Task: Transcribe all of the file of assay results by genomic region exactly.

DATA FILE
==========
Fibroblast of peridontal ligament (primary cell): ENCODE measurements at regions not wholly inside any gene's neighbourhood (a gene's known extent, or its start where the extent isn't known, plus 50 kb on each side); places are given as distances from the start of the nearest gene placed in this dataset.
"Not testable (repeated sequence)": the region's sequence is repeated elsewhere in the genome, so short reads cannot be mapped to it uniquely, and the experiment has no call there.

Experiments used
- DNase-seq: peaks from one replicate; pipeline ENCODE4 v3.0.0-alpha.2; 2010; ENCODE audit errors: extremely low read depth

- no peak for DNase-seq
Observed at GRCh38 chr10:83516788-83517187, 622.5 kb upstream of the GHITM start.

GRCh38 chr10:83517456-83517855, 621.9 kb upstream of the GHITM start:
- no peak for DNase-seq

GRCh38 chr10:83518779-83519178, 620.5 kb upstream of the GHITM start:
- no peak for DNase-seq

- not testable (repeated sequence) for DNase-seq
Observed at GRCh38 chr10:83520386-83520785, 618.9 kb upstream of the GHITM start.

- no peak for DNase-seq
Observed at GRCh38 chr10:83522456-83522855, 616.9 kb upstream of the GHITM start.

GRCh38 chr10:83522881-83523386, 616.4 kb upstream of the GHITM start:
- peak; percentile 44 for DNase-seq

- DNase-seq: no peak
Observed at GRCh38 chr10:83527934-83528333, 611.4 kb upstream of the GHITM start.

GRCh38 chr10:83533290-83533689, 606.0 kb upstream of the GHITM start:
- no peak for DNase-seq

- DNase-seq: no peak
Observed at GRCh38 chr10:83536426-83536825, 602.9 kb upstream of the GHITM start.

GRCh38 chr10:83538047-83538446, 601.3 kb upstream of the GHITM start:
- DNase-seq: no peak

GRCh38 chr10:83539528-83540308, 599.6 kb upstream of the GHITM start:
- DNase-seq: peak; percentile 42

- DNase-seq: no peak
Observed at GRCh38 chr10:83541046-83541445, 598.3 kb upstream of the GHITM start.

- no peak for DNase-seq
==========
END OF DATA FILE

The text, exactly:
Fibroblast of peridontal ligament (primary cell): ENCODE measurements at regions not wholly inside any gene's neighbourhood (a gene's known extent, or its start where the extent isn't known, plus 50 kb on each side); places are given as distances from the start of the nearest gene placed in this dataset.
"Not testable (repeated sequence)": the region's sequence is repeated elsewhere in the genome, so short reads cannot be mapped to it uniquely, and the experiment has no call there.

Experiments used
- DNase-seq: peaks from one replicate; pipeline ENCODE4 v3.0.0-alpha.2; 2010; ENCODE audit errors: extremely low read depth

- no peak for DNase-seq
Observed at GRCh38 chr10:83516788-83517187, 622.5 kb upstream of the GHITM start.

GRCh38 chr10:83517456-83517855, 621.9 kb upstream of the GHITM start:
- no peak for DNase-seq

GRCh38 chr10:83518779-83519178, 620.5 kb upstream of the GHITM start:
- no peak for DNase-seq

- not testable (repeated sequence) for DNase-seq
Observed at GRCh38 chr10:83520386-83520785, 618.9 kb upstream of the GHITM start.

- no peak for DNase-seq
Observed at GRCh38 chr10:83522456-83522855, 616.9 kb upstream of the GHITM start.

GRCh38 chr10:83522881-83523386, 616.4 kb upstream of the GHITM start:
- peak; percentile 44 for DNase-seq

- DNase-seq: no peak
Observed at GRCh38 chr10:83527934-83528333, 611.4 kb upstream of the GHITM start.

GRCh38 chr10:83533290-83533689, 606.0 kb upstream of the GHITM start:
- no peak for DNase-seq

- DNase-seq: no peak
Observed at GRCh38 chr10:83536426-83536825, 602.9 kb upstream of the GHITM start.

GRCh38 chr10:83538047-83538446, 601.3 kb upstream of the GHITM start:
- DNase-seq: no peak

GRCh38 chr10:83539528-83540308, 599.6 kb upstream of the GHITM start:
- DNase-seq: peak; percentile 42

- DNase-seq: no peak
Observed at GRCh38 chr10:83541046-83541445, 598.3 kb upstream of the GHITM start.

- no peak for DNase-seq